Concepts of the Soul

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  • Created on: 17-04-14 15:10
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  • Concepts of the Soul
    • Plato
      • Psuche - breath of life
      • Embraces a dualistic understanding of the person
        • Soul and body distinct entities
          • Body connected to the illusory world of appearances - finite, mutable, corruptible, divisible
          • Soul immaterial, perfect, immutable, indivisible, eternal, contains information on the Forms
    • Aristotle
      • Soul activating principle of life
      • Dualist  in that the body and soul are inextricably linked - you cannot have one without the other
        • Person consists of two separate aspects that function as a whole
        • All entities are composed of FORM and MATTER - physical substance and essence that allows you to identify as that object
    • Aquinas
      • Individual is comprised of body and soul - not two distinct elements
      • Negates the Dualist view
    • Descartes
      • Adopts the Dualist view
        • Body and soul are two wholly separate entities
      • Shift in understanding = previously the soul had a spiritual element
        • Descartes links with the idea that the soul is the rational component of the individual
      • Identity is bound up with the ability to COGNATE
        • CARTESIAN: 'I. I think therefore I am'
      • Presents his ideas in 'The Passions of the Soul and Meditations'
    • Gilbert Ryle
      • Wrote 'The Concept of the Mind' (1949)
        • Claims that Descartes represented "the ghost in the machine"
          • EXAMPLE: pilot and the ship
          • The body is reduced simply to a machine, with the mind as the true representation of self
          • Depicting the human as a body with a controlling aspect - the mind somehow attached to it
      • Argues that Descartes is guilty of a "category error"
        • Assuming that the two terms mind and matter are of the same type
    • Peter Geach
      • "A man is a sort of body, not a body plus an immaterial somewhat, for a man is an animal, and an animal with one kind of living body; and thinking is a vital activity of man, not of any part of him, material or immaterial"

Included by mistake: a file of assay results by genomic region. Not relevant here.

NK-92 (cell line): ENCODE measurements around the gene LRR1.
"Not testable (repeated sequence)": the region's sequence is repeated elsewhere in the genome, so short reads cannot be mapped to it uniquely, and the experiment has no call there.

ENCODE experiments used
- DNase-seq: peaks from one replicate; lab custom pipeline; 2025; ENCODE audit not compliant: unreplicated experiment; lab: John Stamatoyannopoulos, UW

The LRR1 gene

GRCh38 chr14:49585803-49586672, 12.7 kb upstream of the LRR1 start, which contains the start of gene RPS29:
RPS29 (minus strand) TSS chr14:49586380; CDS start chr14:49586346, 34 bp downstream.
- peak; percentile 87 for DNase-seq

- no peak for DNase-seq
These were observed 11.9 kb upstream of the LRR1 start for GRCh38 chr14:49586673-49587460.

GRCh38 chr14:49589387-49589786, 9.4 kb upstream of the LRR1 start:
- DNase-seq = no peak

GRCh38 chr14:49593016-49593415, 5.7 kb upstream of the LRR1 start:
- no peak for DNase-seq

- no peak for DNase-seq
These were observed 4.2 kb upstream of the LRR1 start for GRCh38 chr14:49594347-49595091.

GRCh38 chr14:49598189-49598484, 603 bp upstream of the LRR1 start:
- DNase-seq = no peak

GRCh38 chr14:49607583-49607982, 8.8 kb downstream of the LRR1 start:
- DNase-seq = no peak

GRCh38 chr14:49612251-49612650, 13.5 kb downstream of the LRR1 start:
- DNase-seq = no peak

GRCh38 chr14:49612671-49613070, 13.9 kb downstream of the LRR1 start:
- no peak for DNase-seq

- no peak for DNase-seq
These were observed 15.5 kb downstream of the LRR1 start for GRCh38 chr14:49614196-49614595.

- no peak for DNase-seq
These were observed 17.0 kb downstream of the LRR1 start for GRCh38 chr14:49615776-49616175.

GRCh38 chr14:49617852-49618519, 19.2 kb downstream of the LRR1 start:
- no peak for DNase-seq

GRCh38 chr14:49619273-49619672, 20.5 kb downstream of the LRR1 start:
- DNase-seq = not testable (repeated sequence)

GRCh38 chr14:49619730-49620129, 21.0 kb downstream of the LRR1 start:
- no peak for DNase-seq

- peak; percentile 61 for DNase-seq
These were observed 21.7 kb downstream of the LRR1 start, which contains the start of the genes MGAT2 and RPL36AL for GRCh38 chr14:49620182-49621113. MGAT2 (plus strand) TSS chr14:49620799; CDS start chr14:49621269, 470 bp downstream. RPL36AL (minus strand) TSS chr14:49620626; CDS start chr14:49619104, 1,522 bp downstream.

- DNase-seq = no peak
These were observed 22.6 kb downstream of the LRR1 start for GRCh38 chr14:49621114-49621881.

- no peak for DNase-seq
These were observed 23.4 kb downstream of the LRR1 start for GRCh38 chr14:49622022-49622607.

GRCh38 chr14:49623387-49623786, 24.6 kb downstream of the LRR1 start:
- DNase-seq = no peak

• Hick
    • Concepts of the Soul
      • Plato
        • Psuche - breath of life
        • Embraces a dualistic understanding of the person
          • Soul and body distinct entities
            • Body connected to the illusory world of appearances - finite, mutable, corruptible, divisible
            • Soul immaterial, perfect, immutable, indivisible, eternal, contains information on the Forms
      • Aristotle
        • Soul activating principle of life
        • Dualist  in that the body and soul are inextricably linked - you cannot have one without the other
          • Person consists of two separate aspects that function as a whole
          • All entities are composed of FORM and MATTER - physical substance and essence that allows you to identify as that object
      • Aquinas
        • Individual is comprised of body and soul - not two distinct elements
        • Negates the Dualist view
      • Descartes
        • Adopts the Dualist view
          • Body and soul are two wholly separate entities
        • Shift in understanding = previously the soul had a spiritual element
          • Descartes links with the idea that the soul is the rational component of the individual
        • Identity is bound up with the ability to COGNATE
          • CARTESIAN: 'I. I think therefore I am'
        • Presents his ideas in 'The Passions of the Soul and Meditations'
      • Gilbert Ryle
        • Wrote 'The Concept of the Mind' (1949)
          • Claims that Descartes represented "the ghost in the machine"
            • EXAMPLE: pilot and the ship
            • The body is reduced simply to a machine, with the mind as the true representation of self
            • Depicting the human as a body with a controlling aspect - the mind somehow attached to it
        • Argues that Descartes is guilty of a "category error"
          • Assuming that the two terms mind and matter are of the same type
      • Peter Geach
        • "A man is a sort of body, not a body plus an immaterial somewhat, for a man is an animal, and an animal with one kind of living body; and thinking is a vital activity of man, not of any part of him, material or immaterial"
    • Opposes the Platonic view of the soul, particuarly the concepts of the soul being immortal
    • He, like Aquinas, says: "my soul is not me"
    • Not too different to Aristotle in terms of approach - a soft materialist
      • Soft Materialism: we are our bodies, but those bodies have a spiritual dimension
        • This view influences his views on the afterlife
    • He propounds the theory of the replica body: that when we die God creates a replica of ourselves in a resurrected world

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